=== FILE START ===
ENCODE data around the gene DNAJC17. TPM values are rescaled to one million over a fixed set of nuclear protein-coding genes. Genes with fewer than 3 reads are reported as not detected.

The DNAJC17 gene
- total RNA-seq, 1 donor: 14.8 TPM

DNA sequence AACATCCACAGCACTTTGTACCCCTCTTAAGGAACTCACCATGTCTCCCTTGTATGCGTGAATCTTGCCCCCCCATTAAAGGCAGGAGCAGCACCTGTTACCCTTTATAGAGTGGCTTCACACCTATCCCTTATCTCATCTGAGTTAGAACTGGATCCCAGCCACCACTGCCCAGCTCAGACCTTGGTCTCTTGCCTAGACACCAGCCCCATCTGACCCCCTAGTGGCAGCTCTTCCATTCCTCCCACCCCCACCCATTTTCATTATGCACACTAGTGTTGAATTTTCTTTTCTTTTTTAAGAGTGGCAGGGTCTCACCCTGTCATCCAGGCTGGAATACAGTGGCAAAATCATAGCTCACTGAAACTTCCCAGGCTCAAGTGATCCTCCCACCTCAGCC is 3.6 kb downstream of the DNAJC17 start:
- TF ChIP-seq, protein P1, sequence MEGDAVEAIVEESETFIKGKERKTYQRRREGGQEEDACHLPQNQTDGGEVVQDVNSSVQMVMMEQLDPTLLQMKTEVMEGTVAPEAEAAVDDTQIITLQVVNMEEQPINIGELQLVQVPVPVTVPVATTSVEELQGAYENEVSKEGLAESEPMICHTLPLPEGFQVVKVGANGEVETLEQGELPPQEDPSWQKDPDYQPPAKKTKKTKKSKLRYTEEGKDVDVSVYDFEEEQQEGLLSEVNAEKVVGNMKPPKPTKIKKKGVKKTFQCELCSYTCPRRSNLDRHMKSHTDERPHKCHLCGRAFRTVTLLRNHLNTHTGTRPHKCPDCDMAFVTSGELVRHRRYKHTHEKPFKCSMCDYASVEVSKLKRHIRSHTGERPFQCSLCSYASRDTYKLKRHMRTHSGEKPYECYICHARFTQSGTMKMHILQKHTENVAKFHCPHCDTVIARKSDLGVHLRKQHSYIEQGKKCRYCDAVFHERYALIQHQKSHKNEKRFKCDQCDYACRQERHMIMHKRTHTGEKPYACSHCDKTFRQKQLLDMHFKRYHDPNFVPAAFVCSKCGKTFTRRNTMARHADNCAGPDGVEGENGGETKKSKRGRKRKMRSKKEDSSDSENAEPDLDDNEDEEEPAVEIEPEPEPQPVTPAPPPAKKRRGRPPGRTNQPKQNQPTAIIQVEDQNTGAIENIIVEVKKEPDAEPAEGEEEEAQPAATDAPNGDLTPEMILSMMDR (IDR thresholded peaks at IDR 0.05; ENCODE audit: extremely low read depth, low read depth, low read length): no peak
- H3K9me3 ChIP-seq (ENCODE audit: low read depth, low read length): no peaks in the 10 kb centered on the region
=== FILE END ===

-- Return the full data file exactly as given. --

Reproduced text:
ENCODE data around the gene DNAJC17. TPM values are rescaled to one million over a fixed set of nuclear protein-coding genes. Genes with fewer than 3 reads are reported as not detected.

The DNAJC17 gene
- total RNA-seq, 1 donor: 14.8 TPM

DNA sequence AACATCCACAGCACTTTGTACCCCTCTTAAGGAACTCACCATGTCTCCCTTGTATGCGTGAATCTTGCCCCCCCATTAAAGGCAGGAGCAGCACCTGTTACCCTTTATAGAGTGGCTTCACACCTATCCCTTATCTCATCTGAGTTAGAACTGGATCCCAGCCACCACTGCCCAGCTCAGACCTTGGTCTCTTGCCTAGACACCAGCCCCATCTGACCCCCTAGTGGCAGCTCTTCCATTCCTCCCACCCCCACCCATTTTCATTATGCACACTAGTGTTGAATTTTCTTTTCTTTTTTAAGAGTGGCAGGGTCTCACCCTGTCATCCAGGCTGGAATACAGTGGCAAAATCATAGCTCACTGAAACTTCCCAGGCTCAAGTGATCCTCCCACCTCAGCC is 3.6 kb downstream of the DNAJC17 start:
- TF ChIP-seq, protein P1, sequence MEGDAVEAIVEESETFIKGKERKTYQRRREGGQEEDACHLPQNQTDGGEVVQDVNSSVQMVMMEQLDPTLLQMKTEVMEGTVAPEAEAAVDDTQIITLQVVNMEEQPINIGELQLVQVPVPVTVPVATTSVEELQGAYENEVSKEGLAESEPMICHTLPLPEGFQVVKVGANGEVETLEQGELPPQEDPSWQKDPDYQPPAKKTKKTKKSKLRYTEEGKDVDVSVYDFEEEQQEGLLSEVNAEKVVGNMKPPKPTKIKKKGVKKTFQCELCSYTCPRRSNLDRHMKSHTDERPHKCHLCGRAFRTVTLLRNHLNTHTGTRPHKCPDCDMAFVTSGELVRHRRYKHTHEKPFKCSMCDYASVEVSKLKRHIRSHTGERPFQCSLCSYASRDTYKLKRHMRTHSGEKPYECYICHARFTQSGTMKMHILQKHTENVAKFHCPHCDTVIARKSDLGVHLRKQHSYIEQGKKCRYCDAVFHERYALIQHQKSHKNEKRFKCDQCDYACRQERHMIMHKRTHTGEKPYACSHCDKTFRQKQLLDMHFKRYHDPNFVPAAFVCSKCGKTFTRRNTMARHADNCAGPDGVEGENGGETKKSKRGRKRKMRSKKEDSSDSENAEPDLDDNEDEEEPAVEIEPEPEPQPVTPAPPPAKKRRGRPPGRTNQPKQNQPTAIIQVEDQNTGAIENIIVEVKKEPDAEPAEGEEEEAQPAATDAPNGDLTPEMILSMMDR (IDR thresholded peaks at IDR 0.05; ENCODE audit: extremely low read depth, low read depth, low read length): no peak
- H3K9me3 ChIP-seq (ENCODE audit: low read depth, low read length): no peaks in the 10 kb centered on the region